What’s it like to volunteer for the Pharmacist Support Service? A pharmacist describes the experience of helping your peers needing support
Training to be a PSS volunteer is not only thorough but also enjoyable, and represented beautifully in this article so we will move on to the next step of putting training into action.
An annual roster is circulated by email and frequently updated. Volunteers are free to choose when they would like to be on duty and how many shifts they would like to do throughout the year on a first in, best dressed basis according to empty slots on the roster.
Currently one volunteer is on duty at a time. Shifts are one week in length, from Thursday to Wednesday, 8 am – 11 pm.
There is flexibility, some volunteers share the weekly rosters to accommodate their work/family commitments and if an urgent matter arises during the week it is possible to arrange someone else to cover the shift as necessary.
Before a volunteer’s first shift a package will arrive in the mail which includes the PSS phone with clear instructions how to use it and a resource manual that clearly lays out a range of organisations and services that might be handy to signpost during calls.
Each first time volunteer is buddied up with a more experienced volunteer who is at the ready to offer support and guidance, and to debrief with throughout the week if needed.
The first shift
That first shift is a special time. Jittering with excitement first time volunteers have been known to remain poised at the ready, clutching the phone to their chest and wondering if it’s safe to take a shower or duck into the loo. After a few shifts that same volunteer will still have the PSS phone mindfully in reach, but are easily able to get on with their day to day lives.
Sometimes the on-duty volunteers have even been known to call the line, if it’s been a really quiet shift, to make sure everything is working: “oh no, did I just engage the line while some one was trying to get through!?”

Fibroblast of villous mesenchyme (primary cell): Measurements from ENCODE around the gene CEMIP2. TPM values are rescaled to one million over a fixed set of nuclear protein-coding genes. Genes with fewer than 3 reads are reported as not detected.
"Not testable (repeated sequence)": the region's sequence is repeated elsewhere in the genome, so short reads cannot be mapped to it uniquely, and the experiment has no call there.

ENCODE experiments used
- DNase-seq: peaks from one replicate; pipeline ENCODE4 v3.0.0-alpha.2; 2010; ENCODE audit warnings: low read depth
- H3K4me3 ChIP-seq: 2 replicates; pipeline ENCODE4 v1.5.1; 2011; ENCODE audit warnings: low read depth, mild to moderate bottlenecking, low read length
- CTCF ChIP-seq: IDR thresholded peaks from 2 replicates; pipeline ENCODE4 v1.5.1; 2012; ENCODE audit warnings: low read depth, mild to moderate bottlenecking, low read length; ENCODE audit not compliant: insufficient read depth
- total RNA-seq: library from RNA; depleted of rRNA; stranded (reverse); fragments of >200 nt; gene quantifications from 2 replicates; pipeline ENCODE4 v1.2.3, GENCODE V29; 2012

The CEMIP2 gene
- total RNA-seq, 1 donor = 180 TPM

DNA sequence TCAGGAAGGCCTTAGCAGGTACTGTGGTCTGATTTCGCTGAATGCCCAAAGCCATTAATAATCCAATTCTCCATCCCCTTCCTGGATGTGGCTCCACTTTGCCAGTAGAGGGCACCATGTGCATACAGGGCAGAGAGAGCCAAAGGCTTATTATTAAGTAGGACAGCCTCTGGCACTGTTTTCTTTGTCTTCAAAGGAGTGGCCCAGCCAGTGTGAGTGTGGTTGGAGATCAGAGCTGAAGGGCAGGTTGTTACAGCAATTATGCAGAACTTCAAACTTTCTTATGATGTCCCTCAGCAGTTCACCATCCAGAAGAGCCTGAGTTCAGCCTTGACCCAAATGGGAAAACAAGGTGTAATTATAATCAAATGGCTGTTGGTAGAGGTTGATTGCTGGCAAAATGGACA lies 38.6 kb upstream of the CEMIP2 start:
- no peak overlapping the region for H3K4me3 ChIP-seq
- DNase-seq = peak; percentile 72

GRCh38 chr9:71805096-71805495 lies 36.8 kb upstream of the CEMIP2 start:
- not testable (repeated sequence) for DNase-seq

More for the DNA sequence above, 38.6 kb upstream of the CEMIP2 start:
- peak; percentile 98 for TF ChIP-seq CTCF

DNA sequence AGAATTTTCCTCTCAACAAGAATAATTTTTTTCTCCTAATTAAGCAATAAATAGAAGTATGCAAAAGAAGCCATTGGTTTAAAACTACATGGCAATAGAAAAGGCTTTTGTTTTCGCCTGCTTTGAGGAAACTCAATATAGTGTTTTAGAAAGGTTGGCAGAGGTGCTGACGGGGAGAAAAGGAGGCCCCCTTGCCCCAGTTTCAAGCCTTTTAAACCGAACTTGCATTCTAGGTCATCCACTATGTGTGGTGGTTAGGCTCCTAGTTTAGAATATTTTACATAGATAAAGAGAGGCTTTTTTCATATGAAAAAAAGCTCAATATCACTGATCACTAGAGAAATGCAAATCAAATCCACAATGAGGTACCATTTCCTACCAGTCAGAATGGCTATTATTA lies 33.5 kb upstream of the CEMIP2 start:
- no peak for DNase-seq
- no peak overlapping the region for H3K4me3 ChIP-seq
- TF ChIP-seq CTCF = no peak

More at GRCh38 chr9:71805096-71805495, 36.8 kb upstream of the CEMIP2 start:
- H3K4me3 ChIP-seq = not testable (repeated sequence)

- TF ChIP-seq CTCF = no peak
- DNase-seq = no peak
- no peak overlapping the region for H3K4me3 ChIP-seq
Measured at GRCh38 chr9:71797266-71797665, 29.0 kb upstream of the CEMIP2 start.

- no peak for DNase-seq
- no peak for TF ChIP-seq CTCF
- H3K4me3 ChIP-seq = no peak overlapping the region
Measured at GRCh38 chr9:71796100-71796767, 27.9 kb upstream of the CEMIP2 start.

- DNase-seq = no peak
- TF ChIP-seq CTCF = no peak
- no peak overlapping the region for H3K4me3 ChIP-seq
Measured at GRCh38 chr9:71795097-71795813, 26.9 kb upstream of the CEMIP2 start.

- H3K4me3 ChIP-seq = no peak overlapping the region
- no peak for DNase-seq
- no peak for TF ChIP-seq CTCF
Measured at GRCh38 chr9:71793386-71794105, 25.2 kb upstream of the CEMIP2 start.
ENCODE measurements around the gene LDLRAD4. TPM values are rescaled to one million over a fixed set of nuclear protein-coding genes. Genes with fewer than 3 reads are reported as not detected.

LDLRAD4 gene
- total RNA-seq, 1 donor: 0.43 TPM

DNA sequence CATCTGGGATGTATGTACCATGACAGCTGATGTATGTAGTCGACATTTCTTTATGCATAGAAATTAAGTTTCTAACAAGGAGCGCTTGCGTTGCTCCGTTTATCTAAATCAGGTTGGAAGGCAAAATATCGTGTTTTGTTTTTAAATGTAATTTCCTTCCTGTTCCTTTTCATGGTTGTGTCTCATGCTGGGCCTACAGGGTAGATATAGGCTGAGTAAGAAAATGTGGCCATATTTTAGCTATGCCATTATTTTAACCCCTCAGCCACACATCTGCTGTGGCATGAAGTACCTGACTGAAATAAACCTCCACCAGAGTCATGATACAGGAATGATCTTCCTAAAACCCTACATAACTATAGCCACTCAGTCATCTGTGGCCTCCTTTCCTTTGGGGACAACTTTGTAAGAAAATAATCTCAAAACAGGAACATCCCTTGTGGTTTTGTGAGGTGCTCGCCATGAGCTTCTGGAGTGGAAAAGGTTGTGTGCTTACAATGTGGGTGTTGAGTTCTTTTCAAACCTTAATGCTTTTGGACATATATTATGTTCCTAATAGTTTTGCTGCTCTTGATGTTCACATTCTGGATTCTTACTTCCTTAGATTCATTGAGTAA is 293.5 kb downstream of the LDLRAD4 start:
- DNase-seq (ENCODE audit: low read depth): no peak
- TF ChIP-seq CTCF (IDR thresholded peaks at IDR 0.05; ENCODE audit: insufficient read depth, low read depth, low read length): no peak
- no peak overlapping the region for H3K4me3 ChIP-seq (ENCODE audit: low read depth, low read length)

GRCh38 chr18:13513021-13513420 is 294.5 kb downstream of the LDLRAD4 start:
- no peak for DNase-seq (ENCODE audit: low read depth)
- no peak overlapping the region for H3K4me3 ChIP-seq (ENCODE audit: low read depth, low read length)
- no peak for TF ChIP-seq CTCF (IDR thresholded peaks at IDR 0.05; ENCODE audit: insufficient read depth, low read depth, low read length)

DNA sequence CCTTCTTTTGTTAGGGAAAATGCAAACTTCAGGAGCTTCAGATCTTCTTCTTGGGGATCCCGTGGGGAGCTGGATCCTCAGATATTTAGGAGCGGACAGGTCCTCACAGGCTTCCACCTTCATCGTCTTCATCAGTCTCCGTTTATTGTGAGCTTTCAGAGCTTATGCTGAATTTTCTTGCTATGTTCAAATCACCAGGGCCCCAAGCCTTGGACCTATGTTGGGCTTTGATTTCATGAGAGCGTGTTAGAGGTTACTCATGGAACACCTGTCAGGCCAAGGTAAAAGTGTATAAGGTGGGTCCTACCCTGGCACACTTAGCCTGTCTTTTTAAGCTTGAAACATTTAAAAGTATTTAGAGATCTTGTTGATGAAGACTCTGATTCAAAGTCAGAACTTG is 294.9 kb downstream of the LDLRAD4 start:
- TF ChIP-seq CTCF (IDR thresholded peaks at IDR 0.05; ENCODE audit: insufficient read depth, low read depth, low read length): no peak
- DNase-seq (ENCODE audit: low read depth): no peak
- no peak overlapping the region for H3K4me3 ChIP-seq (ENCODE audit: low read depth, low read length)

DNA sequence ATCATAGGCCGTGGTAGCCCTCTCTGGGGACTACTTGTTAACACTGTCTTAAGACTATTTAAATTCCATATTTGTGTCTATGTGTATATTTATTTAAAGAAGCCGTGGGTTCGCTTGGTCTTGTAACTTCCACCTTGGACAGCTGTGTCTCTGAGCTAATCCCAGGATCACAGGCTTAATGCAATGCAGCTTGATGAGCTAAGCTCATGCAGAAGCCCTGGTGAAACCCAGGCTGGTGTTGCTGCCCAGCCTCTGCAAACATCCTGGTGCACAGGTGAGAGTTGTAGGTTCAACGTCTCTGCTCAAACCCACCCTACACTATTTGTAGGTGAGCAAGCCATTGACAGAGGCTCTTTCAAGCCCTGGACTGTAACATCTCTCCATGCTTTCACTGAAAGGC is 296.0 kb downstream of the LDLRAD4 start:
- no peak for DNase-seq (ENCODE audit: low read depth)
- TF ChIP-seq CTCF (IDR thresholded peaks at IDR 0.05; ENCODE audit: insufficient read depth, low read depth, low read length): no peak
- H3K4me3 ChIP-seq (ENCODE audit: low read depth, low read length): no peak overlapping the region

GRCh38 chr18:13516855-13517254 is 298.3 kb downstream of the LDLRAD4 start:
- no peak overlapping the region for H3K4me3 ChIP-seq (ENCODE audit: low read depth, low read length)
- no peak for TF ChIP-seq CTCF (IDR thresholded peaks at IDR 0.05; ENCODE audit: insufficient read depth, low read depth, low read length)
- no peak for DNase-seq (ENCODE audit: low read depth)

If a call is missed, which is bound to happen from time to time, the caller is encouraged to leave their number for a call back or to try again shortly.
Covering the spectrum of events
The types of calls volunteers expect to receive vary. A lot of calls are received from students and interns describing the arduous journey they are on, and sometimes the other circumstances in their life they are juggling.
Interns and early career pharmacists often talk about the difficulty of finding their place within the profession, feeling valued for nothing more than their ‘cheap labour’, or dealing with intimidation tactics from other staff, customers and even other health professionals.
There are calls regarding bullying, concerns about dispensing or practice errors, there are sometimes calls about disciplinary action or investigation. Some callers talk of feeling disillusioned with the profession, asking ‘what should I do next?’
Some callers have experienced suicidal thoughts and occasionally the caller is experiencing an immediate crisis.
PSS has support measures in place to support volunteers including a clinical psychologist for debriefing and facilitating ongoing support.
Next are the team meetings, which are held once every two months. The meetings are a valuable opportunity for training and important for team building purposes as most volunteers would have no other opportunity to connect with each other.
Meetings also provide a valuable opportunity to reflect upon the major issues troubling members of the pharmacy profession as reflected in PSS calls.
When a large portion of calls received pertain to one kind of issue, it’s time to ask ourselves as a professional body: “why is this occurring?”
Let’s raise some awareness about this issue, let’s see how we can improve (Isn’t that what domain 4 of our competency standards is all about?)
Being a PSS volunteer has been a very profound experience. I have learnt we really are in this together, we are all facing different struggles and we all need someone to listen.
The anonymity is crucial
Anonymity is at the heart of this service, not least because it protects the caller from any kind of ramifications. The benefits of anonymity run so much deeper, however.
Sometimes it can be very difficult to confide candidly in the people around us, even our nearest and dearest. Our friends and family are not always available, sometimes we need a fresh perspective, sometimes we are so deep in the throes of despair we have lost sight of the love around us.
Waiting on the other side of the phone for someone to reach out when they need it most is an honour, and it wouldn’t happen if the relationship between the caller and myself was burdened with familiarity.
Answering the phone is not about who I am, and it’s not about your social identity. It is about creating a space for you to express what you need to, when you need it most. That’s the best way I can help this profession, and it has nothing to do with who I am.
The Pharmacist Support Service is here for you.